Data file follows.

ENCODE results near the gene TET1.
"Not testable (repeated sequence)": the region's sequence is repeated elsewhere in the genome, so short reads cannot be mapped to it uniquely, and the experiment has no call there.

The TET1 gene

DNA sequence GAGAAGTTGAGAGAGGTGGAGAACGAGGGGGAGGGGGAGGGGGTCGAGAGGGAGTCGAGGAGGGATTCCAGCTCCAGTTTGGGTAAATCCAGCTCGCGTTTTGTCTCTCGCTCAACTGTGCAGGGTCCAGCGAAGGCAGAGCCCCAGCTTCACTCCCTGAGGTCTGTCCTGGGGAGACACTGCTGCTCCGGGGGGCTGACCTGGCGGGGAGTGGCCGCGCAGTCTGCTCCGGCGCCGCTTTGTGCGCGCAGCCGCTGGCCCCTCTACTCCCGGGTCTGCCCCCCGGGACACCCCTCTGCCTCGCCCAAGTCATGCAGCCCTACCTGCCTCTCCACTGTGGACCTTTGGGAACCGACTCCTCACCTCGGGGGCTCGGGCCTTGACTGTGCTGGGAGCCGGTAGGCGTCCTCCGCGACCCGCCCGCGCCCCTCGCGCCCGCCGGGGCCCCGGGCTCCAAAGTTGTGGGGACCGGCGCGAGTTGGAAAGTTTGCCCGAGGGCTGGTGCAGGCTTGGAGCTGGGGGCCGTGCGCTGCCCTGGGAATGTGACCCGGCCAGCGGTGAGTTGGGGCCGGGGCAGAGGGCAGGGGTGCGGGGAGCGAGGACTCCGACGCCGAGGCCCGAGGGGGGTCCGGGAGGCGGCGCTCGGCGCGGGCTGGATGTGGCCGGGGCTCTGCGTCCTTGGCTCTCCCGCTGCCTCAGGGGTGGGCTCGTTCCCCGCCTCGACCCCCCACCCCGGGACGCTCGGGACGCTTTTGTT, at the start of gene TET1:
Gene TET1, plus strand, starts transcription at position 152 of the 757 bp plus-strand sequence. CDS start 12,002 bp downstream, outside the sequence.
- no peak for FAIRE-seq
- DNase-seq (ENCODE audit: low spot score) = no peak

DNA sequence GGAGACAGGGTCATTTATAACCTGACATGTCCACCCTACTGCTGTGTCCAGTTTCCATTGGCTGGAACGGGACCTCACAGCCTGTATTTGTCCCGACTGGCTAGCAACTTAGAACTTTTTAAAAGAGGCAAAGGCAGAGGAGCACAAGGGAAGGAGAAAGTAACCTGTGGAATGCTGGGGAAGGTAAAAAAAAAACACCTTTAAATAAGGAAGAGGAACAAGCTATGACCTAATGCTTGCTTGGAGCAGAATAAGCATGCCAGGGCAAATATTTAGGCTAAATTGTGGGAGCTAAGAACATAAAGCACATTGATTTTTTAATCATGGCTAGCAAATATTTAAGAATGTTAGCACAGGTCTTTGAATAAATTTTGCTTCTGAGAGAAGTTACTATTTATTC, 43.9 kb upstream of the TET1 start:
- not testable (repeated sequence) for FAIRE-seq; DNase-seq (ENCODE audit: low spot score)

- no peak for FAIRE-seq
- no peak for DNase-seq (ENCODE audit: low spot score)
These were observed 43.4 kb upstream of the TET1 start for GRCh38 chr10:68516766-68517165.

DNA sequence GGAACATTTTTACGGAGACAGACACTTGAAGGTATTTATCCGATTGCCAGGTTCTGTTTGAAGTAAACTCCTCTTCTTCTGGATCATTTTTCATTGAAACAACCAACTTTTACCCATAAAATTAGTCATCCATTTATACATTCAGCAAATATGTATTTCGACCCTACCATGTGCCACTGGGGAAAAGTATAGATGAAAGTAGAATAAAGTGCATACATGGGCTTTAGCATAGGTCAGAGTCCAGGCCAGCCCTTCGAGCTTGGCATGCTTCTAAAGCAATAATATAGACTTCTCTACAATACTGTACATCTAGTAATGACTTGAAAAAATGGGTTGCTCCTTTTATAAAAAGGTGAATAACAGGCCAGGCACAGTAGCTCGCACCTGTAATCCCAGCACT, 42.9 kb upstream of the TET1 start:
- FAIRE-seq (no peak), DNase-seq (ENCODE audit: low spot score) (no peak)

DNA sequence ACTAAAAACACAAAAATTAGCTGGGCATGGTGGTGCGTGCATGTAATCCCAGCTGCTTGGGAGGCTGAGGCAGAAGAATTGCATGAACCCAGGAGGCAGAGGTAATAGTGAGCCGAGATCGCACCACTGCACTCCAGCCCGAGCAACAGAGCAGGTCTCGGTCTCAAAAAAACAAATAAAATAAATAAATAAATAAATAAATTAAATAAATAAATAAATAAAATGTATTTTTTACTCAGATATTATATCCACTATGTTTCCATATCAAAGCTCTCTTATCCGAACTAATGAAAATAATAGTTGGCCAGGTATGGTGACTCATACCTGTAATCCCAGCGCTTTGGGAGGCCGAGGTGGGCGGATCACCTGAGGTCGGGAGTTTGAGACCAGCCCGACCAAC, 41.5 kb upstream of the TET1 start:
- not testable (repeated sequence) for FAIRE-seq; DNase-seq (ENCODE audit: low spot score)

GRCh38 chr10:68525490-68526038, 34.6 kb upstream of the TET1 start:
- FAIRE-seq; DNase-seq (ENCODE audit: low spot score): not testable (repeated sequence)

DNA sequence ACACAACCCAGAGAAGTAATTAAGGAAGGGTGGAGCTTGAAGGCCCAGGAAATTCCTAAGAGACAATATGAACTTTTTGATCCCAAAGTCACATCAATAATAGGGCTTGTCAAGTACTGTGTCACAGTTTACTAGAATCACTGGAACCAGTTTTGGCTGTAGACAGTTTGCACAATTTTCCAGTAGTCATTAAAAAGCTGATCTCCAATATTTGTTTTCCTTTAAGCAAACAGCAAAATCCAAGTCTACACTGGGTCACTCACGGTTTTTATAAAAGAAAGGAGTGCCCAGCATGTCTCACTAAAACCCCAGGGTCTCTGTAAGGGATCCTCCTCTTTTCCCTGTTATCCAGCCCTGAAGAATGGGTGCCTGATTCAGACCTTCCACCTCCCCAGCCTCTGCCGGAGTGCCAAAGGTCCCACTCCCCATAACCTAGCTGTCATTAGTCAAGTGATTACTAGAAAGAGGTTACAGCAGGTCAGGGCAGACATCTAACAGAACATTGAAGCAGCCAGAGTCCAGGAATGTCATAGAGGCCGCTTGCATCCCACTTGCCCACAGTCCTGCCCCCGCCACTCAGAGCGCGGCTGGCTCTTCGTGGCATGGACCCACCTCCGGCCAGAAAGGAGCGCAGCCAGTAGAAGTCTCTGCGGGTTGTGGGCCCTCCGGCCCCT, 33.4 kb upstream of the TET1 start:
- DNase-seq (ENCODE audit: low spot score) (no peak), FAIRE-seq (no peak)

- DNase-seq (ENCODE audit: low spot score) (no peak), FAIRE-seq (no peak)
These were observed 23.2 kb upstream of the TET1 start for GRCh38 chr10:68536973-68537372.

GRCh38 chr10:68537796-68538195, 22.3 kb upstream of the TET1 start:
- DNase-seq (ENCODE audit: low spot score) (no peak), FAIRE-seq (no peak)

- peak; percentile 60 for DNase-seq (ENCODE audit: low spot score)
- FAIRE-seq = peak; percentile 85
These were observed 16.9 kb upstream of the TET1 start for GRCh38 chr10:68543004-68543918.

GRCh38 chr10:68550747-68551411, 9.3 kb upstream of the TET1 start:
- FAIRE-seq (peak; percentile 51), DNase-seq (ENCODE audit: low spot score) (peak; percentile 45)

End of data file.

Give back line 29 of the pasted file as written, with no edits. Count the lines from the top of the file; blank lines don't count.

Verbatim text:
- FAIRE-seq (peak; percentile 51), DNase-seq (ENCODE audit: low spot score) (peak; percentile 45)